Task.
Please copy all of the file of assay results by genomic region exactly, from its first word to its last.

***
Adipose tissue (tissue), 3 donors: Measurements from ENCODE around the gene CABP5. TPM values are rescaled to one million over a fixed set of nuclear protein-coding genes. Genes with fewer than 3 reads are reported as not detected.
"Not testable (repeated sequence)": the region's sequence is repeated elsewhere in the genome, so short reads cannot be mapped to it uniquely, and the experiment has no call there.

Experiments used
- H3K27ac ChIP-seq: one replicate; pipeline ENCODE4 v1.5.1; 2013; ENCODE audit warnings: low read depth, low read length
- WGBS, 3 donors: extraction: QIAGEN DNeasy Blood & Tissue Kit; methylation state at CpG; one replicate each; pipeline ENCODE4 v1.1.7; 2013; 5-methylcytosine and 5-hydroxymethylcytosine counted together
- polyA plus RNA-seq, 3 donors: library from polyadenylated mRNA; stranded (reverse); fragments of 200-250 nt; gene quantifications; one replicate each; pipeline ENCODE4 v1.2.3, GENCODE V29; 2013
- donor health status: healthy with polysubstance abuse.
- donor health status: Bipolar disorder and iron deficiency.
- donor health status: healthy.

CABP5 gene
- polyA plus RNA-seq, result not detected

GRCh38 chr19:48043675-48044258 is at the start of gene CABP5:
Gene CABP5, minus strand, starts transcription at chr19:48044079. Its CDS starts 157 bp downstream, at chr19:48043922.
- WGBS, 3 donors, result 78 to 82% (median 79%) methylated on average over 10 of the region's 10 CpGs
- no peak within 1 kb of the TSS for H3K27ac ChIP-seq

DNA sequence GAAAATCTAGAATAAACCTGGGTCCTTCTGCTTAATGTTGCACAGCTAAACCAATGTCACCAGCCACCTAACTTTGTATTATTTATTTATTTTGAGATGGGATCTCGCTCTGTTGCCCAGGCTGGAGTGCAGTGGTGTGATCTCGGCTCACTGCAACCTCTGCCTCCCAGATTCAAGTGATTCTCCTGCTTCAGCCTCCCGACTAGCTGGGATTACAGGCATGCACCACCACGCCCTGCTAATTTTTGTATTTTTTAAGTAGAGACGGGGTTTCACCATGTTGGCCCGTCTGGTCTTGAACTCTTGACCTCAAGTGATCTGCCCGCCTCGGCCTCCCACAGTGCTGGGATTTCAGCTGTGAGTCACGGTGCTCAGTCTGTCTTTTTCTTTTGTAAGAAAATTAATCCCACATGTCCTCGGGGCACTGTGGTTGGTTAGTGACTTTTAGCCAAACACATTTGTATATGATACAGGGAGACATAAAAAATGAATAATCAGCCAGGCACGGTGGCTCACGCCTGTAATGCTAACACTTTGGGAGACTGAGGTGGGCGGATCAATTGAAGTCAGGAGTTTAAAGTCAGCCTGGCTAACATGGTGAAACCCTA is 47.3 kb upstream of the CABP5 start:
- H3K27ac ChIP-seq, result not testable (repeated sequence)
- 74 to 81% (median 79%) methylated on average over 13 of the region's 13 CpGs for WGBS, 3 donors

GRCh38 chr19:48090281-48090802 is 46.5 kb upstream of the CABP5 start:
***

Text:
Adipose tissue (tissue), 3 donors: Measurements from ENCODE around the gene CABP5. TPM values are rescaled to one million over a fixed set of nuclear protein-coding genes. Genes with fewer than 3 reads are reported as not detected.
"Not testable (repeated sequence)": the region's sequence is repeated elsewhere in the genome, so short reads cannot be mapped to it uniquely, and the experiment has no call there.

Experiments used
- H3K27ac ChIP-seq: one replicate; pipeline ENCODE4 v1.5.1; 2013; ENCODE audit warnings: low read depth, low read length
- WGBS, 3 donors: extraction: QIAGEN DNeasy Blood & Tissue Kit; methylation state at CpG; one replicate each; pipeline ENCODE4 v1.1.7; 2013; 5-methylcytosine and 5-hydroxymethylcytosine counted together
- polyA plus RNA-seq, 3 donors: library from polyadenylated mRNA; stranded (reverse); fragments of 200-250 nt; gene quantifications; one replicate each; pipeline ENCODE4 v1.2.3, GENCODE V29; 2013
- donor health status: healthy with polysubstance abuse.
- donor health status: Bipolar disorder and iron deficiency.
- donor health status: healthy.

CABP5 gene
- polyA plus RNA-seq, result not detected

GRCh38 chr19:48043675-48044258 is at the start of gene CABP5:
Gene CABP5, minus strand, starts transcription at chr19:48044079. Its CDS starts 157 bp downstream, at chr19:48043922.
- WGBS, 3 donors, result 78 to 82% (median 79%) methylated on average over 10 of the region's 10 CpGs
- no peak within 1 kb of the TSS for H3K27ac ChIP-seq

DNA sequence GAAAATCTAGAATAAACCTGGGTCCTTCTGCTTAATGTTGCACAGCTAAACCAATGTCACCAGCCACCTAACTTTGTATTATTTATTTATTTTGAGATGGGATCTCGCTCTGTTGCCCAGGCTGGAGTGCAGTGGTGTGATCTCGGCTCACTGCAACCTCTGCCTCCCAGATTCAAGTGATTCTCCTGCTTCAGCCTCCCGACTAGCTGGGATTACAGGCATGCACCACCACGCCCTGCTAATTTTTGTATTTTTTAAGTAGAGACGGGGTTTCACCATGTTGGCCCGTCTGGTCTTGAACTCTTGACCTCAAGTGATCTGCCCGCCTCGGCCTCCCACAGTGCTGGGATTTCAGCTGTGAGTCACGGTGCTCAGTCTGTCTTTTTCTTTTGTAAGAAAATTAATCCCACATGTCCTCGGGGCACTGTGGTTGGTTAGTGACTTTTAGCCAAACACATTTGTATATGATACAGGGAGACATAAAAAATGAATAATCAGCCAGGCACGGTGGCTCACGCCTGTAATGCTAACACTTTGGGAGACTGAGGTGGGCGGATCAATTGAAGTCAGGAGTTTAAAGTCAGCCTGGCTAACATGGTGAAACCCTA is 47.3 kb upstream of the CABP5 start:
- H3K27ac ChIP-seq, result not testable (repeated sequence)
- 74 to 81% (median 79%) methylated on average over 13 of the region's 13 CpGs for WGBS, 3 donors

GRCh38 chr19:48090281-48090802 is 46.5 kb upstream of the CABP5 start: